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Re: understanding relations between binary packages
Thanks for your answers.
On Thu, Mar 28, 2013 at 08:39:44AM -0400, Greg Troxel wrote:
> "Filip Hajny" <filip%joyent.com@localhost> writes:
> > Also note that the boundary between base- and pkgsrc-provided libs may
> > vary from user to user too: there are controls that you can use to
> > tell pkgsrc which features to use from the base system, and which to
> > build from pkgsrc. For instance, at Joyent we configure our pkgsrc
> > builds to prefer (almost) everything from pkgsrc, so that there are as
> > few dependencies to the base system as possible, even though we could
> > re-use things like libz or libbz2 from the base system.
> Entirely true, but this will result in NEEDS being in /usr/pkg more than
> /usr/lib, so it should be reasonably easy for the analyzer to understand
> But your note brings up another point that is perhaps surprising to
> those used to Linux: it's relatively normal for people/groups at various
> scales to tweak some config variables and do a build of many packages.
> I have the impression that in Linux there is no convenient bulk build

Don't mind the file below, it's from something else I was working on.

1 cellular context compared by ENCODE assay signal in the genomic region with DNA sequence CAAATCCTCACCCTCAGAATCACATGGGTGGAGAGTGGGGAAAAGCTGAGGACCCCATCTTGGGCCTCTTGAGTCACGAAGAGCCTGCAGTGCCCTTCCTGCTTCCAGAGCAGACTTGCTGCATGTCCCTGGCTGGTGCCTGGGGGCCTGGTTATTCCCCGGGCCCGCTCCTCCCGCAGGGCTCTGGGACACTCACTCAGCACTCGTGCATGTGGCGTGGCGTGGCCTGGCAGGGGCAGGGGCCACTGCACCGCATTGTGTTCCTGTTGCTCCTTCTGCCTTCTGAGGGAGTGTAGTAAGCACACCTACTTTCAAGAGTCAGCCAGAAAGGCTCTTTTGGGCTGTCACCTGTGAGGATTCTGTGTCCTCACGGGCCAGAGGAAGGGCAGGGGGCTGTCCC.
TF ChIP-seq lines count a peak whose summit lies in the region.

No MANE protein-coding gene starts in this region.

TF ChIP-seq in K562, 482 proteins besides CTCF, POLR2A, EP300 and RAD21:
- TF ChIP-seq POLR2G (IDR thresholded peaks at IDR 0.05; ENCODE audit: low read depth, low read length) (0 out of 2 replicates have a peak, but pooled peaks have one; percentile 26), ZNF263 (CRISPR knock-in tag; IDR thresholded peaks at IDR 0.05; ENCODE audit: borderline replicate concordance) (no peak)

> mechanism and it's very odd for someone to say rebuild all of Debian
> with different compiler flags.
Yes, this is definitely a difference with most GNU/Linux distributions. These
define the collection of binary packages as their main product. You can of
course fetch the source packages and recompile them yourselves, but there is
in general few support for changing compilation options across all packages.
Debian, for instance, defines only a few compilation options, and respecting
them is not even mandatory . A notable exception might be Gentoo which is
source-based, but I have never looked at how flexible their source packages are.
Another main difference is that you have this dichotomy between base system and
packages that are manged with pkgsrc. This is also different in all GNU/Linux
distros that I know, there you have everything under the control of the
packaging system (including the kernel, boot loader, basic libraries). Those
packages that are flagged as essential constitute the base system, in some
sense, but this is defined by the distribution and not up to the user. The
advantage is that you may depend on a particular version of an essential
you know of course that the essential package must be installed, but this way
you may force the packaging system to upgrade that package to a particular
Anyway, for me the conclusion of this discussion is that the work of the
translating the pkgsrc format to the CUDF format (our universal package format)
should be done by someone who is a user of pkgsrc, just to make sure that the
translation actually makes sense. I think Julian has already created a
project description on the netBSD wiki.
Thanks to everybody who participated in the discussion, that was very
interesting for me. -Ralf.
Laboratoire Preuves, Programmes et Systèmes
Université Paris Diderot, Paris, France.
=====> New email address: treinen%pps.univ-paris-diderot.fr@localhost <=====
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